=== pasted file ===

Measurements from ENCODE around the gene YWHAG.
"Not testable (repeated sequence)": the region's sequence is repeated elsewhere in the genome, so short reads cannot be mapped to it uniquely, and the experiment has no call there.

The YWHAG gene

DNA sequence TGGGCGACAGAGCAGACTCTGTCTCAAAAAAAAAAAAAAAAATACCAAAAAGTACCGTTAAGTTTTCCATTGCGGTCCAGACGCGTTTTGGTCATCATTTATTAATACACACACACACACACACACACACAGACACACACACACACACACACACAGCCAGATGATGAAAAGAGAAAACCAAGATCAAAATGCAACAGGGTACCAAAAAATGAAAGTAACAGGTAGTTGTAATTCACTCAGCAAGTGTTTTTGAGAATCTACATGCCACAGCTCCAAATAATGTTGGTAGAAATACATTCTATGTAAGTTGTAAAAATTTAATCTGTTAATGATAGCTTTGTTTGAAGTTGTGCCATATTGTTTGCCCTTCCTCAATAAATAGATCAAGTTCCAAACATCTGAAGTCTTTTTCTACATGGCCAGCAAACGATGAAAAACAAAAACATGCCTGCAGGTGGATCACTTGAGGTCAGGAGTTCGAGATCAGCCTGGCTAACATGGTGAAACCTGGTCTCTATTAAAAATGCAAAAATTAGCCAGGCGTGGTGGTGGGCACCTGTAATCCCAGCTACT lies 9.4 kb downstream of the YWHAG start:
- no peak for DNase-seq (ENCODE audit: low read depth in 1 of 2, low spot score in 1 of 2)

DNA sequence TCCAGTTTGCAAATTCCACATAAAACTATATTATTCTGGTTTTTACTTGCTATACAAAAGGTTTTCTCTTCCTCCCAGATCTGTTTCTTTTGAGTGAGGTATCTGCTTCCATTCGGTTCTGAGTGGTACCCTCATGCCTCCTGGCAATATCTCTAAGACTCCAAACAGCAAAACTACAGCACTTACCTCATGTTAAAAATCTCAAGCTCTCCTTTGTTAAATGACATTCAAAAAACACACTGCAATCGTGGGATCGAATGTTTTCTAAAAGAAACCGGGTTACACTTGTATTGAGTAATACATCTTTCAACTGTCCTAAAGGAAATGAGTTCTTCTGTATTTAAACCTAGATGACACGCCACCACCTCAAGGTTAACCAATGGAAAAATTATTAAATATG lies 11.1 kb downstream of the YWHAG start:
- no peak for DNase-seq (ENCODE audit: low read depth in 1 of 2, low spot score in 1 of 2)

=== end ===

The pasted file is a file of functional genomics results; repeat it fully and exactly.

Measurements from ENCODE around the gene YWHAG.
"Not testable (repeated sequence)": the region's sequence is repeated elsewhere in the genome, so short reads cannot be mapped to it uniquely, and the experiment has no call there.

The YWHAG gene

DNA sequence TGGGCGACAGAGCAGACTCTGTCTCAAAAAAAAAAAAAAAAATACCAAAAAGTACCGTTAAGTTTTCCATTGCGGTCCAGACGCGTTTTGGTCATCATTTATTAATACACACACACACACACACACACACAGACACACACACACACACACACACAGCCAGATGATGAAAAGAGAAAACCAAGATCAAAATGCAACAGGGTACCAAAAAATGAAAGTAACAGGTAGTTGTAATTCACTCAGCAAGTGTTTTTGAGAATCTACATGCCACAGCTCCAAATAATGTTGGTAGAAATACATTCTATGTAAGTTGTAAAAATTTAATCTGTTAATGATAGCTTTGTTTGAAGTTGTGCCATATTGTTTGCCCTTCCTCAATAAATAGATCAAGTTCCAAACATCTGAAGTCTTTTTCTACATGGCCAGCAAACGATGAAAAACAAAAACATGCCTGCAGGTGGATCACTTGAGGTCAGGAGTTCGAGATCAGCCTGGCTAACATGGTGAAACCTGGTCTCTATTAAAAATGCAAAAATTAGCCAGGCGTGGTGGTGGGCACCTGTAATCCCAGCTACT lies 9.4 kb downstream of the YWHAG start:
- no peak for DNase-seq (ENCODE audit: low read depth in 1 of 2, low spot score in 1 of 2)

DNA sequence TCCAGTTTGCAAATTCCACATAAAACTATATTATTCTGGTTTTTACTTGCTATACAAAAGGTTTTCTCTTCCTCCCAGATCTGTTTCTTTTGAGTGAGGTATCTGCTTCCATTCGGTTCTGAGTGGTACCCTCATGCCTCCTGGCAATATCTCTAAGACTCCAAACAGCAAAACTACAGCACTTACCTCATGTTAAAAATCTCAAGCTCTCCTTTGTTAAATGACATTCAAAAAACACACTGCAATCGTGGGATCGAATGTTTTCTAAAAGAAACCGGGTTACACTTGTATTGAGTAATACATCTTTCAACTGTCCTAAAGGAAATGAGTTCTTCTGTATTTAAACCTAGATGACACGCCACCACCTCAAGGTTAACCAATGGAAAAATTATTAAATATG lies 11.1 kb downstream of the YWHAG start:
- no peak for DNase-seq (ENCODE audit: low read depth in 1 of 2, low spot score in 1 of 2)